M.A.S. was psychologically evaluated in foster care for tantrums, self-abusive behavior, and unprovoked aggression towards other children, the results of which indicated that he was developmentally delayed. His aggression towards other children in his first foster home caused M.A.S. to be moved to another foster home and then to an interim foster home on August 23, 1991. The record indicates that M.A.S. was placed in his current foster home on August 27, 1991, where he has since remained.

By the spring of 1991, M.A.S. had begun to flourish in foster care and to approximate normal levels for his age despite his developmental delay. In accordance with his observations of April 12, 1991, psychologist David Sard had recommended that M.A.S. could be returned to B.G.S. if she continued to progress in her treatment. In a progress report covering the period from May through August 1991, a therapist had cautiously reported progress, but had emphasized that reunification should occur only when mother and child were likely to remain together.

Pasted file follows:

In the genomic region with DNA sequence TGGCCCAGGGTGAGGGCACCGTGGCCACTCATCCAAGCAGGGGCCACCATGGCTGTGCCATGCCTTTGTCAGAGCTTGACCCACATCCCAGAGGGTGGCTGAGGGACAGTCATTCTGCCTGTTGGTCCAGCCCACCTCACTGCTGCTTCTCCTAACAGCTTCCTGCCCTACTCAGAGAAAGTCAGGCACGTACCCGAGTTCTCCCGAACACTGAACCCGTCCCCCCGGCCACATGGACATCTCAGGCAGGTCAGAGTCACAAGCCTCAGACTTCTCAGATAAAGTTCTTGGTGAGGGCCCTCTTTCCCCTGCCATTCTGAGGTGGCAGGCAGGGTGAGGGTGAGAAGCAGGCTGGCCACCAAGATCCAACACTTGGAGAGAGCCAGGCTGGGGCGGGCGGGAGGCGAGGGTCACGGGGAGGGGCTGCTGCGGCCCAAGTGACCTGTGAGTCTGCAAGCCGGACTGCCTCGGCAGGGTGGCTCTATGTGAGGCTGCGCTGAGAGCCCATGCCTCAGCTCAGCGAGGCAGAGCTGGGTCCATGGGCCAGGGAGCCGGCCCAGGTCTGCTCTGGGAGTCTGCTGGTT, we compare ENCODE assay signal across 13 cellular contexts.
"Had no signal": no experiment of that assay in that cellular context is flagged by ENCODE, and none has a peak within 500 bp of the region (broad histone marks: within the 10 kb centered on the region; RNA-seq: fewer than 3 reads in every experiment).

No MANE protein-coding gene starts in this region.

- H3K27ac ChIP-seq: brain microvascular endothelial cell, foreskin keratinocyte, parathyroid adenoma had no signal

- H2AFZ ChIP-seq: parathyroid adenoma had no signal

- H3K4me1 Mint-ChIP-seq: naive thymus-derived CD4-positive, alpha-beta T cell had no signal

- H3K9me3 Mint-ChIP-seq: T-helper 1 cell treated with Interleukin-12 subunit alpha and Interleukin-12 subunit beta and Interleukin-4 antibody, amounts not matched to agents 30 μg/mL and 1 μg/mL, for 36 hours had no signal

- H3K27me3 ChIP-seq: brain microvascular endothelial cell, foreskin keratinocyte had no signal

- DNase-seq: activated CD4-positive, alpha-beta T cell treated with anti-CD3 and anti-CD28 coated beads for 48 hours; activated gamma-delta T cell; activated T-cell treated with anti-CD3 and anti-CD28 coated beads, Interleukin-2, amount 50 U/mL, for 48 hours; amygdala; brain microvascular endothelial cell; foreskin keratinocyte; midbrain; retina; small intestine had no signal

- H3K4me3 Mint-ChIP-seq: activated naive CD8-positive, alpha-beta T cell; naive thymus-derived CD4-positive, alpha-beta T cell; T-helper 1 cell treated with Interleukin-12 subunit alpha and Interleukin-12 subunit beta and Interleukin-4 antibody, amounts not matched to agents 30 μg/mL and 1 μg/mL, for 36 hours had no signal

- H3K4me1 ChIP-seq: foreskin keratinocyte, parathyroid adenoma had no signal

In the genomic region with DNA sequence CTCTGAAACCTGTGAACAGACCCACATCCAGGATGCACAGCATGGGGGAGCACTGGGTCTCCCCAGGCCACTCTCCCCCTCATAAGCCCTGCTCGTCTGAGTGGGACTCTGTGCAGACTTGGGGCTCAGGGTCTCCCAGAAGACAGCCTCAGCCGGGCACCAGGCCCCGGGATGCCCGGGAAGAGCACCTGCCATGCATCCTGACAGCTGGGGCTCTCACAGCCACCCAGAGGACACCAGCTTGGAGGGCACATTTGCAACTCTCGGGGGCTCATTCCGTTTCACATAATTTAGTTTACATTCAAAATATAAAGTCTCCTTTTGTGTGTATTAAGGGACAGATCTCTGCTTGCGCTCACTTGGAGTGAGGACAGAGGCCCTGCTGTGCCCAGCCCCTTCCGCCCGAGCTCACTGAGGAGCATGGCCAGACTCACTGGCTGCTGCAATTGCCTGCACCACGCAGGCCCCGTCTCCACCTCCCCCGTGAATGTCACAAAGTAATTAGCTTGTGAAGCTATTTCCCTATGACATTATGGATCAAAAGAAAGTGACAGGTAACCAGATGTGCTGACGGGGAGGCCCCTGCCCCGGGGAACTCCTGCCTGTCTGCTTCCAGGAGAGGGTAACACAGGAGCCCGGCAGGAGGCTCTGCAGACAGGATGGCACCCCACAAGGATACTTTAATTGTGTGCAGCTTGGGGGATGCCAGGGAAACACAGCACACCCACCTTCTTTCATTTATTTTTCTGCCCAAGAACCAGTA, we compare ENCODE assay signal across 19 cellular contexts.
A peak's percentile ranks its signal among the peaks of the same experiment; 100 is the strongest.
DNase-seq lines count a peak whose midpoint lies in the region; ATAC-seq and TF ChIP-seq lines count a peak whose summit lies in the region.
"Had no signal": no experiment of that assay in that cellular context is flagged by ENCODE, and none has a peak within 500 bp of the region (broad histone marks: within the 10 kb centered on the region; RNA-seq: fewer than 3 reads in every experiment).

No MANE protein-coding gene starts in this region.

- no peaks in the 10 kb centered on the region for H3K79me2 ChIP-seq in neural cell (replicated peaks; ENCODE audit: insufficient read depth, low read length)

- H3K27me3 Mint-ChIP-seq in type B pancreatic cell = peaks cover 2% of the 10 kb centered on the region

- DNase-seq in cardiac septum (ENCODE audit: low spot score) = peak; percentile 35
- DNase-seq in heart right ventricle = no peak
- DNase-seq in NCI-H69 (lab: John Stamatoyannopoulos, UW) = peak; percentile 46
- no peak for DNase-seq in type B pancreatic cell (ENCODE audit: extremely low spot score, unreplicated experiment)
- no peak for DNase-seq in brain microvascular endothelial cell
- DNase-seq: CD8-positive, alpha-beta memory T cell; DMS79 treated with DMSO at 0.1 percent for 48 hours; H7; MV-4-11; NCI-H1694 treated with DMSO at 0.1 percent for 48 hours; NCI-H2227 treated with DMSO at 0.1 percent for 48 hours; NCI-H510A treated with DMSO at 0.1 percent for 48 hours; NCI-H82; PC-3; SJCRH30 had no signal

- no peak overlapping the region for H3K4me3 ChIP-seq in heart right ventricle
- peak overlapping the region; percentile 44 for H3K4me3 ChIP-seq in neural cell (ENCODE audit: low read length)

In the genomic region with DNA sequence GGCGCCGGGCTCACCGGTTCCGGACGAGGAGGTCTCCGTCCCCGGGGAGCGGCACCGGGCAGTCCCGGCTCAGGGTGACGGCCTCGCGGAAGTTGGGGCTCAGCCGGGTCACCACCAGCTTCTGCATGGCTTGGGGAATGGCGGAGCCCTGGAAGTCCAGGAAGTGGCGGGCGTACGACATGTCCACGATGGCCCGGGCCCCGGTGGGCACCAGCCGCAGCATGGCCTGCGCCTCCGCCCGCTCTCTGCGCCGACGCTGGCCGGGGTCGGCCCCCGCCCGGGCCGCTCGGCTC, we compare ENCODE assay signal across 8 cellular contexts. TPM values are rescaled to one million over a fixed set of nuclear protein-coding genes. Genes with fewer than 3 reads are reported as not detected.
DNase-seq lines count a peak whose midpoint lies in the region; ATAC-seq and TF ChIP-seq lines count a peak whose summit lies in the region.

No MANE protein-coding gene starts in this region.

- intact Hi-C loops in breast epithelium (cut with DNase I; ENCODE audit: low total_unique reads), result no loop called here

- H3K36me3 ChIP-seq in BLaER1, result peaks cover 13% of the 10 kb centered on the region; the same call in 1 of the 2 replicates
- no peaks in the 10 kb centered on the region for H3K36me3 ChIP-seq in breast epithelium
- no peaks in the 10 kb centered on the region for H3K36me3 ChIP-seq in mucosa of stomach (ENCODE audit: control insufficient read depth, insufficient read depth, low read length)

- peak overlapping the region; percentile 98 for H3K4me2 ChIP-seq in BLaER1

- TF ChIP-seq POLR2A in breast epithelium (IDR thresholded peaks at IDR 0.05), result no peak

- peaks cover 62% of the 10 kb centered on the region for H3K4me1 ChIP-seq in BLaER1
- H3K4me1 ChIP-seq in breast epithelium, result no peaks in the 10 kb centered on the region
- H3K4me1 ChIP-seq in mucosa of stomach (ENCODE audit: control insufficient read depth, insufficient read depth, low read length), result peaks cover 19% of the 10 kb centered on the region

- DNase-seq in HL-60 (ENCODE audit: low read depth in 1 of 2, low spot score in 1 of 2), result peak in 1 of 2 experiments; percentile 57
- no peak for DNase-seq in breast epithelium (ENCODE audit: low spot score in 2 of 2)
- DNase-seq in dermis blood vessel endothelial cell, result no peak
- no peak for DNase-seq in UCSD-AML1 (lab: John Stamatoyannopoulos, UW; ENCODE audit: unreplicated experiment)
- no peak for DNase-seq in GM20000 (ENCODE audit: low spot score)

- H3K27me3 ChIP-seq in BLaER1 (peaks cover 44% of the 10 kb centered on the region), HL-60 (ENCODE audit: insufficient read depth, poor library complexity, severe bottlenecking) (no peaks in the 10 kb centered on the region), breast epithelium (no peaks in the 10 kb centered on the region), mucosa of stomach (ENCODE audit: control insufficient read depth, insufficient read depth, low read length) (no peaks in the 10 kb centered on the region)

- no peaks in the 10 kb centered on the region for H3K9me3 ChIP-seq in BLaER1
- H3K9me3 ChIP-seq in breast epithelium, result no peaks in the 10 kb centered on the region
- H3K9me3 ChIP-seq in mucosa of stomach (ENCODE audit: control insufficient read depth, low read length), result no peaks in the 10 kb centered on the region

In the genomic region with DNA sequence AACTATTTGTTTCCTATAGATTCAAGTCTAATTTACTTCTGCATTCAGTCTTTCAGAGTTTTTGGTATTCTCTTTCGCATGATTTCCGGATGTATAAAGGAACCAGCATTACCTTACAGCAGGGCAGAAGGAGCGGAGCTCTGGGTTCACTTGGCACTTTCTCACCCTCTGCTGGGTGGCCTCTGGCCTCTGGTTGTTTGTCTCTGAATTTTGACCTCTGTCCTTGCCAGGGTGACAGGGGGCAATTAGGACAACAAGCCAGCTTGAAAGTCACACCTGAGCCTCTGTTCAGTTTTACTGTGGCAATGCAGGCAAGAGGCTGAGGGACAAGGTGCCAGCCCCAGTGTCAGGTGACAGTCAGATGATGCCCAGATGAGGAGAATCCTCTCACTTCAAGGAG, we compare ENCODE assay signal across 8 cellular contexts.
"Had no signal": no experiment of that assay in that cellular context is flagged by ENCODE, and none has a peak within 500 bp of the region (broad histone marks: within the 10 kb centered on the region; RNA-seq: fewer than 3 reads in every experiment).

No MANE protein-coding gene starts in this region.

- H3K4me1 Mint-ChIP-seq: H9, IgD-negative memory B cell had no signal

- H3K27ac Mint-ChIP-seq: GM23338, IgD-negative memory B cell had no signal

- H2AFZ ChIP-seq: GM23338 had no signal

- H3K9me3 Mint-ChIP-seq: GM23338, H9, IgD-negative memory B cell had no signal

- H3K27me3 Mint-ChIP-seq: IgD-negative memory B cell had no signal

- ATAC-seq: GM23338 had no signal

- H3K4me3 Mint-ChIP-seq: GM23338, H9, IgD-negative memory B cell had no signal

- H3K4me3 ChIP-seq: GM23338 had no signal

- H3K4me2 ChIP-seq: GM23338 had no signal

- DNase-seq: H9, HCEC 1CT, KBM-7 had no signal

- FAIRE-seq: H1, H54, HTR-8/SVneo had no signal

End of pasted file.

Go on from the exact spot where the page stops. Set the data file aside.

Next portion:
While M.A.S. was in foster care, B.G.S. regularly visited with him, demonstrating interest and concern for him as well as showing some improvement in her parenting skills. B.G.S. periodically participated in therapy but soon relapsed into bouts of mental illness and substance abuse. She also separated from A.R. but later resumed cohabitation with him. The record indicates that domestic violence was commonplace in their relationship. A.R. infrequently visited with M.A.S., occasionally while under the influence of an intoxicating substance. A.R. was generally uncooperative with DYFS. Although scheduled to return to B.G.S. on December 15, 1991, M.A.S. remained in foster care because B.G.S. had relapsed into substance abuse and mental illness following her reconciliation with A.R. Indeed, M.A.S.'s therapist reported in February 1992 that he was progressing, but that B.G.S. was experiencing difficulty. DYFS then shifted its objective from reconciliation to adoption.